Tuesday, July 6, 2010

What's this "Nature" I've heard so much about?

Whenever I hear about how "nature" can do one thing or another, I start to get suspicious. When I hear that "science" shows "nature" can do one thing or another, blind and unguided, without purpose or foresight, I know I'm dealing with a bullshitter.

I get suspicious about the first claim because it inevitably involves smuggling in assumptions about what "nature" is, which is something that's been under debate for centuries, even millenia, and shows no signs of coming to a decisive end. Is "nature" Brahman, some pan(en?)theistic eternal and infinite intellect which ultimately comprises all of us, though at the moment we don't realize it? Is "nature" something from Berkeley's idealism, that direct communication of ideas to "us" from God? Is "nature" that aristotilean-thomist thing (of which I have the strongest sympathies for), that mix of causes directed towards a final cause?

To put aside answers to these questions is to put aside the question itself. We're no longer talking about what "nature" can do - we're talking about what particular models, drastically limited in their scope and representation, can be applied to experience or built up. Useful stuff, this. But it's connection to nature is more tenuous.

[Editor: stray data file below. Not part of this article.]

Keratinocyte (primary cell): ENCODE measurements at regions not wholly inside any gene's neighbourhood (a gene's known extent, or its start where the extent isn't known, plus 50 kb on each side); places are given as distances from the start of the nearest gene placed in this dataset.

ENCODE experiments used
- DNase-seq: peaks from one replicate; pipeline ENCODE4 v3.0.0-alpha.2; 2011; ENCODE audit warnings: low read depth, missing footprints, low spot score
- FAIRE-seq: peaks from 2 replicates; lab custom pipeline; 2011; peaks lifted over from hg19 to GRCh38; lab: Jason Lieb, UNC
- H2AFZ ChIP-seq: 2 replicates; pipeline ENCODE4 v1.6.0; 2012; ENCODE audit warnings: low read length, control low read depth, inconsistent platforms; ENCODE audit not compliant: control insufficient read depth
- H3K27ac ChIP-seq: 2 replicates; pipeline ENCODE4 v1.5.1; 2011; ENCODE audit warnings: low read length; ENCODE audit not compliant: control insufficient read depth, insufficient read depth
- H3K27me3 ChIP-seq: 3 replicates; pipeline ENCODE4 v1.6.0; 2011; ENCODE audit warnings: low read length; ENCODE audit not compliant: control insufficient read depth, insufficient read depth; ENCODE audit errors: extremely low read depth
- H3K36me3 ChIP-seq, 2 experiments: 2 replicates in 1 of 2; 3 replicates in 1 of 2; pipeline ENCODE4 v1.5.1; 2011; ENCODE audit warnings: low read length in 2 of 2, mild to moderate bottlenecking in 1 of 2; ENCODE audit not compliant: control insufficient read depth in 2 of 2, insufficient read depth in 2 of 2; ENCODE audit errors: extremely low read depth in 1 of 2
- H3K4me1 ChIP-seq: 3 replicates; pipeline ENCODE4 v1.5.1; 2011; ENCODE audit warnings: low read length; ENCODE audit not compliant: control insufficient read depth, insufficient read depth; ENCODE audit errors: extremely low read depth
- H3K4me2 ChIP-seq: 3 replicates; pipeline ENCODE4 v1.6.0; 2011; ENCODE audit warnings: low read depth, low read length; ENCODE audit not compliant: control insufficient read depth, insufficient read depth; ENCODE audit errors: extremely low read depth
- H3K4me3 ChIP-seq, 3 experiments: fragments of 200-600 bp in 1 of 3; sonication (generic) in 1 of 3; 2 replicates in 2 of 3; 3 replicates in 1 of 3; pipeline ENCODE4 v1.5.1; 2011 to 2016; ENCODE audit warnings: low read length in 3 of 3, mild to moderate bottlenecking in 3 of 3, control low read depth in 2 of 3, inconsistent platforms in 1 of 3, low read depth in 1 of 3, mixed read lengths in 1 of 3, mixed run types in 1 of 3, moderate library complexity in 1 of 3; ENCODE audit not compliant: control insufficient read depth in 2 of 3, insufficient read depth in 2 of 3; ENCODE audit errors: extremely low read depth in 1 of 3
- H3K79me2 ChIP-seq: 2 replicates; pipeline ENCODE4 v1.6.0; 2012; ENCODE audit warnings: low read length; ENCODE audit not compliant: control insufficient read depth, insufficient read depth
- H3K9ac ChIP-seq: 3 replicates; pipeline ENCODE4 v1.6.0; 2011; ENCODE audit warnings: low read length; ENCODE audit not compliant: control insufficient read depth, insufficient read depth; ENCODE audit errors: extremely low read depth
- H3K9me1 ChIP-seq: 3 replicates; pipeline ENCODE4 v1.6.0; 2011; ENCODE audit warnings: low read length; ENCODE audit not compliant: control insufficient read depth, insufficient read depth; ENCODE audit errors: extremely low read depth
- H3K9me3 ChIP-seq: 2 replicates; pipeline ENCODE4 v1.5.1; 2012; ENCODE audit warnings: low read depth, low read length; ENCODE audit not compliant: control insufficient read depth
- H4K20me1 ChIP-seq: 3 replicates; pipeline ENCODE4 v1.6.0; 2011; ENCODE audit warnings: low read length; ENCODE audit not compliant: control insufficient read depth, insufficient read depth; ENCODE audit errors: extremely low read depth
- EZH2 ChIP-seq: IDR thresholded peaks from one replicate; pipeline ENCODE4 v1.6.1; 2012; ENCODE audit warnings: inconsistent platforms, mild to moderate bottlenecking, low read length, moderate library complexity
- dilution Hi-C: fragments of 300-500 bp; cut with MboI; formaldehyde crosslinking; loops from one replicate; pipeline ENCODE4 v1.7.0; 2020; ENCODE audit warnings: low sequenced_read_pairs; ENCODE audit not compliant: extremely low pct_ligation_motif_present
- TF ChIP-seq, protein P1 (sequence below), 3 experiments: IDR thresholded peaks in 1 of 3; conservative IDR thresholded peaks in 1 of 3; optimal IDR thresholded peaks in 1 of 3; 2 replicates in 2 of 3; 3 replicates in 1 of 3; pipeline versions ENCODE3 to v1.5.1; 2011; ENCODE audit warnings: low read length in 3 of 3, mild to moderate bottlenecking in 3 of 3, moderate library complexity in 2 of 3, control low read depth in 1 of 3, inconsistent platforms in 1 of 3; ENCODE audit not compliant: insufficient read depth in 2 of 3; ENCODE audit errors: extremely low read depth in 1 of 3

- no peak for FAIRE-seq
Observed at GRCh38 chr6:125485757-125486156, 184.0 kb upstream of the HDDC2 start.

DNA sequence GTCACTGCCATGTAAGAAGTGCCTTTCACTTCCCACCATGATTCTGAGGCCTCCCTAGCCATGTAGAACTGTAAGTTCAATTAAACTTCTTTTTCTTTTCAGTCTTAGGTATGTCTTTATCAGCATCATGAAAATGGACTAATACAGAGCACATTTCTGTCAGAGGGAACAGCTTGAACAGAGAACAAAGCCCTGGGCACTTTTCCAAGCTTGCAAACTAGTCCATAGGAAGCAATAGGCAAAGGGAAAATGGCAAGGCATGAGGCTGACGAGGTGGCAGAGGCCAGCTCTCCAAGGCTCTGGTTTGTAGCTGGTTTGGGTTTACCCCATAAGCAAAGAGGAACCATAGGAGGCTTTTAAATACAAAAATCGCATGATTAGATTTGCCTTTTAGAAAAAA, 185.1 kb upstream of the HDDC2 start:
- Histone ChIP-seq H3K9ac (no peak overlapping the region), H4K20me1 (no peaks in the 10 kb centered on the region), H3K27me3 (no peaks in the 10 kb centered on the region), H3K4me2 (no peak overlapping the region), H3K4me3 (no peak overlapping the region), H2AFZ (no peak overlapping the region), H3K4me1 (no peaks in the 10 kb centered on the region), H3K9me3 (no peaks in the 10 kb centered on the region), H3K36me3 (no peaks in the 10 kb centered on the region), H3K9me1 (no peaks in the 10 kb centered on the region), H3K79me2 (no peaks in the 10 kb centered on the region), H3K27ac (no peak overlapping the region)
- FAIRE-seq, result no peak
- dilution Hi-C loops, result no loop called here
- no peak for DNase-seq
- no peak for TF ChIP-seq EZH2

And all this makes the "science shows blind, unguided nature can do this" talk complete and utter bunk. And I mean bunk even in the smallest case, the 'pebble tumbling down a hill' case. Science can no more show a pebble tumbles down a hill due to ultimately blind, unguided causes than it can show the Empire State Building came about the same way. At best, science can provide predictive models based on abstractions that have tremendous utility, that are extremely reliable, but that say zero about the inner or ultimate causes or essences of anything. Did a pebble tumble because God had preordained this would occur from eternity? Did God intervene at some or any recent point to make that pebble tumble? Do pebbles tumble because of their essential natures? Are pebbles consciously following rules?

Ask questions like this and science can't say a thing. Philosophy, metaphysics, theology and the rest suddenly are required to get at these questions, and it does science no good for someone to complain that philosophy, metaphysics, and theology never solve anything decisively. It won't change science's limits, severe as they are.

2 comments:

IlĂ­on said...

As I constantly say, "'Science' is a toy for little boys; men do philosophy ... and theology."

Crude said...

I've run into multiple supposed scientists online (on blogs, etc) claiming a deep distaste for philosophy, and of course utter contempt for theology. What I've found interesting is that a lot of these guys would rail against these things, and then turn around and 'do philosophy' or theology without realizing it.

Eventually I figured out that they didn't hate philosophy or theology. They hated disagreement, and especially disagreement they thought they should be able to end by giving their opinion as scientists on philosophical/theological questions.